WASHINGTON -- On the morning of Nov. 6, 1986, as news of his secret role in the arms-for-hostages deals with Iran first cascaded onto the world's front pages, Oliver L. North sat at a computer terminal in his third-floor office at the National Security Council and tapped out an electronic message.
"Oh, Lord," he wrote to a co-worker, sounding pained. "I lost the slip and broke one of the high heels. Forgive please. Will return the wig on Monday."
Whatever the meaning of Mr. North's missive -- it is unclear to this day whether he had just returned from an undercover mission or a rowdy Halloween party -- it surely never was meant for public consumption.
Now it is public, along with 499 other internal White House computer messages, in a book that purports to expose what Oval Office advisers really thought and did during President Ronald Reagan's second term.
What they did, besides conduct government business and hatch various foreign-policy plots that have been largely reported, is play practical jokes, flirt and practice interoffice politics.
The paperback book and an accompanying computer diskette, titled "White House e-mail," are published by the National Security Archive, a nonprofit Washington organization that seeks to preserve and declassify federal foreign-policy documents.
Stunning revelations are few and far between, perhaps because the book's main characters, Mr. North and his boss during the Iran-contra period, John M. Poindexter, have already been investigated to exhaustion by reporters and lawyers.
To no one's surprise, Mr. North appears in the book as a public servant concerned more with expediency than bureaucratic or diplomatic protocol. In a series of 1986 exchanges, for instance, he discusses a "fairly good relationship" with Panama's head of state at the time, Gen. Manuel Antonio Noriega, in which the two men sidestepped State Department channels to discuss ways of advancing what they considered their nations' interests in Central America.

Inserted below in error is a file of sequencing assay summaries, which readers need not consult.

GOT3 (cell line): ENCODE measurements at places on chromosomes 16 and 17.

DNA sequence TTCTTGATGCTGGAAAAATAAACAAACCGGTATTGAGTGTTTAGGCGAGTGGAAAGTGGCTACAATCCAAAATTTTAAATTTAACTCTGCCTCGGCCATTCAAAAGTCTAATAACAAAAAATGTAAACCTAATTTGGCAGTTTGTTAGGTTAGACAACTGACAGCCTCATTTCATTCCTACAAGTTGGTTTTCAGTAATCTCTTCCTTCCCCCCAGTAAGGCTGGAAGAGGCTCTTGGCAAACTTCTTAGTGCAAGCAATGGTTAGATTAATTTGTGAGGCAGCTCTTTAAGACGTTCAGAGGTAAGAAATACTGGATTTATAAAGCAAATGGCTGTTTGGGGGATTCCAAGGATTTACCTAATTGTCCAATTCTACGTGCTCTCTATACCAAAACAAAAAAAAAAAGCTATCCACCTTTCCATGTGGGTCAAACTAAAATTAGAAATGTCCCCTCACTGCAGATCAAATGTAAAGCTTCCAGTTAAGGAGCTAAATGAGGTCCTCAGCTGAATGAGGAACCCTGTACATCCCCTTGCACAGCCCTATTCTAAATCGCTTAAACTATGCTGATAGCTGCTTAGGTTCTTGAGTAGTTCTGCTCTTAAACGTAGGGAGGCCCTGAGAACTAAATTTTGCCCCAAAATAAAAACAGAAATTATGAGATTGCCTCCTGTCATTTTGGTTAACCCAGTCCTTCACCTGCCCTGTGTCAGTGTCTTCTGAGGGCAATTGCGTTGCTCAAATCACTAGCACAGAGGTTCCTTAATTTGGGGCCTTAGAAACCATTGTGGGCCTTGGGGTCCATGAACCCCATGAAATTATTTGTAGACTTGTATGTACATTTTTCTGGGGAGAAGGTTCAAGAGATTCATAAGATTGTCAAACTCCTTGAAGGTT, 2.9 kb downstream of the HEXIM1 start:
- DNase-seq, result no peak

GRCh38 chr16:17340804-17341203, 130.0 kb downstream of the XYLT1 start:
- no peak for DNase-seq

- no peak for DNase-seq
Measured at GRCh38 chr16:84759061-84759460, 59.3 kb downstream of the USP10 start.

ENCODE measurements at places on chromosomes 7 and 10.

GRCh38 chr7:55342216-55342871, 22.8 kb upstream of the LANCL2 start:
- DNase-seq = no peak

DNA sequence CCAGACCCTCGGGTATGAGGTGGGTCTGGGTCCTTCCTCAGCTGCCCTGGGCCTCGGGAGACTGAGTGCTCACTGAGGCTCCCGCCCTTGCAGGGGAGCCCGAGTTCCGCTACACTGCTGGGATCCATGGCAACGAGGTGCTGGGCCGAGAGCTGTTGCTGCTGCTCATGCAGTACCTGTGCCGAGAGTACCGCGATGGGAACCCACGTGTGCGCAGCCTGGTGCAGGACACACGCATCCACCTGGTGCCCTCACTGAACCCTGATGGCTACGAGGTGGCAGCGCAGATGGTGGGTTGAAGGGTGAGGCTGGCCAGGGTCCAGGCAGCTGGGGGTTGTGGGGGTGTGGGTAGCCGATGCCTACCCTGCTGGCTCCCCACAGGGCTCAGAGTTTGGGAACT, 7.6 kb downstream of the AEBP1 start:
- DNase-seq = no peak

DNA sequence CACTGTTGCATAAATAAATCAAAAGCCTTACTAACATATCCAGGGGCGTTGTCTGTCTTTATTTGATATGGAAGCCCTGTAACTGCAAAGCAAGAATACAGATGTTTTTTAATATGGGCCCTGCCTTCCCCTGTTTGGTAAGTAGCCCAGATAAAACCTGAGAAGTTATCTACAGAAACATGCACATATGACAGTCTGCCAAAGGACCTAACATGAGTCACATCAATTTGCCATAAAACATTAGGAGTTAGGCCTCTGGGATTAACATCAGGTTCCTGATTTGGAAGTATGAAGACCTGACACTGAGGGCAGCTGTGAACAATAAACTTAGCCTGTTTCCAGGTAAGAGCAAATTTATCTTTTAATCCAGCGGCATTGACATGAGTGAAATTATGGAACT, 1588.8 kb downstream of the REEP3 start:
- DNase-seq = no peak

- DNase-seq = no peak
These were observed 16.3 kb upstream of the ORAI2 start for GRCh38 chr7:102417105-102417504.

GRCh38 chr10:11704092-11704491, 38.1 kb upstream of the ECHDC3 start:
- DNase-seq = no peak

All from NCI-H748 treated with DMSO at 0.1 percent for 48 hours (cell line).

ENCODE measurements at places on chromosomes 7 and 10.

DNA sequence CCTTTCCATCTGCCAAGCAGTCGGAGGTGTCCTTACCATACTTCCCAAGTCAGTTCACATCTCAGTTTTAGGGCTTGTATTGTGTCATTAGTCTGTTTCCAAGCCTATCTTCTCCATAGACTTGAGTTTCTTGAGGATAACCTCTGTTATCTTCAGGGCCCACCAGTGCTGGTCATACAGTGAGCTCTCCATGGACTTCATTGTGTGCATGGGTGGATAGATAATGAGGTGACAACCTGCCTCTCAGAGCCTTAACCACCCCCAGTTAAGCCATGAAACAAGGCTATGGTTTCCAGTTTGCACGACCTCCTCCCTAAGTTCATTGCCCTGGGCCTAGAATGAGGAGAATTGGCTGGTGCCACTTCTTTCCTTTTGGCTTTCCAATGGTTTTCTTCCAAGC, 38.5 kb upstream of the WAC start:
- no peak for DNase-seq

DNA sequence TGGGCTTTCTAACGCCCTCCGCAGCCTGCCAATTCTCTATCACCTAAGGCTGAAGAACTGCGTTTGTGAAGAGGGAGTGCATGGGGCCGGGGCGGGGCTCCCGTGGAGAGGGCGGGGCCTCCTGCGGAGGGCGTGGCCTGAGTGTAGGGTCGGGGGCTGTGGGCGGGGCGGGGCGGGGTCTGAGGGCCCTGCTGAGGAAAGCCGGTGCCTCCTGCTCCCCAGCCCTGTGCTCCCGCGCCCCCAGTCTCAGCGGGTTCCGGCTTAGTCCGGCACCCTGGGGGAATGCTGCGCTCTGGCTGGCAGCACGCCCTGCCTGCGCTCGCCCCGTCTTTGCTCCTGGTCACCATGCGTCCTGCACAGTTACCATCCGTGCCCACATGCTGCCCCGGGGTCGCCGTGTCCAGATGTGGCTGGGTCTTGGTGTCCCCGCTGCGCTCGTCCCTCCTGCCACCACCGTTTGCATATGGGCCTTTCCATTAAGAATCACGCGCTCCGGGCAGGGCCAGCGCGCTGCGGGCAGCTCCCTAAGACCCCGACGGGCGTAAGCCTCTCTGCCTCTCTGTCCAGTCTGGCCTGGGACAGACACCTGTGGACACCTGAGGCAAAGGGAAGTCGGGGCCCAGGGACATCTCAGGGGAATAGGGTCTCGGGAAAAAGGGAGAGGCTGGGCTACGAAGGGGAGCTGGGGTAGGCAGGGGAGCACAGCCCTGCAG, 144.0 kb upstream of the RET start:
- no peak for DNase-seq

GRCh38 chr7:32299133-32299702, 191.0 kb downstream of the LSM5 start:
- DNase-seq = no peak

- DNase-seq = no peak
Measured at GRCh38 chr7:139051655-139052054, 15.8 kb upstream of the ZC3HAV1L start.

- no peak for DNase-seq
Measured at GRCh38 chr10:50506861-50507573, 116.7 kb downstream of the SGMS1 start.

Through an intermediary, the notes show, Noriega offered to "take care of" the socialist leaders of Nicaragua, where the United States was engaged in a proxy war. "I told the messenger that such actions were forbidden by our law," Mr. North wrote, but he added that he was intrigued by the dictator's counteroffer to assist in sabotage operations.
Mr. Poindexter liked the notion. "If he really has assets inside, it could be very helpful, but we can not (repeat not) get involved in any conspiracy on assassination," he wrote of Noriega. "More sabotage would be another story."
Noriega is now in federal prison on drug-related charges.
Later that year, an agitated-sounding Mr. North wrote that he had personally threatened Costa Rica's president, Oscar Arias, with a cutoff of U.S. aid if his government held a planned news conference to expose a U.S.-backed operation that was ferrying arms to Nicaraguan rebels from a Costa Rican airstrip.
The airstrip was, in fact, part of a rogue operation that Mr. North and friends were financing with profits from the secret sale of weapons to Iran.
After a conference call with CIA and State Department associates, Mr. North wrote, he called Mr. Arias to "tell him that if the press conference were held, Arias" -- a line of the note is censored here -- "wd never see a nickel of the $80M that McPhearson had promised him on Friday."
"I recognize that I was well beyond my charter in dealing w/a head of state this way," Mr. North wrote his boss, but "it seemed like the only thing I could do."
Mr. Arias, who later won the Nobel Prize for his peace efforts in Central America, did squelch the news conference, but only for a few days; pro-Communist aides in his government staged the event later without his consent, Mr. North wrote elsewhere.
The White House interoffice computer system fairly hummed with similar anecdotes, but it also was employed for less global concerns.
Messages detail behind-the-back efforts by presidential aides to sidestep reporters, win invitations to important meetings and, in one case, ensure that Mr. North was excluded from a session.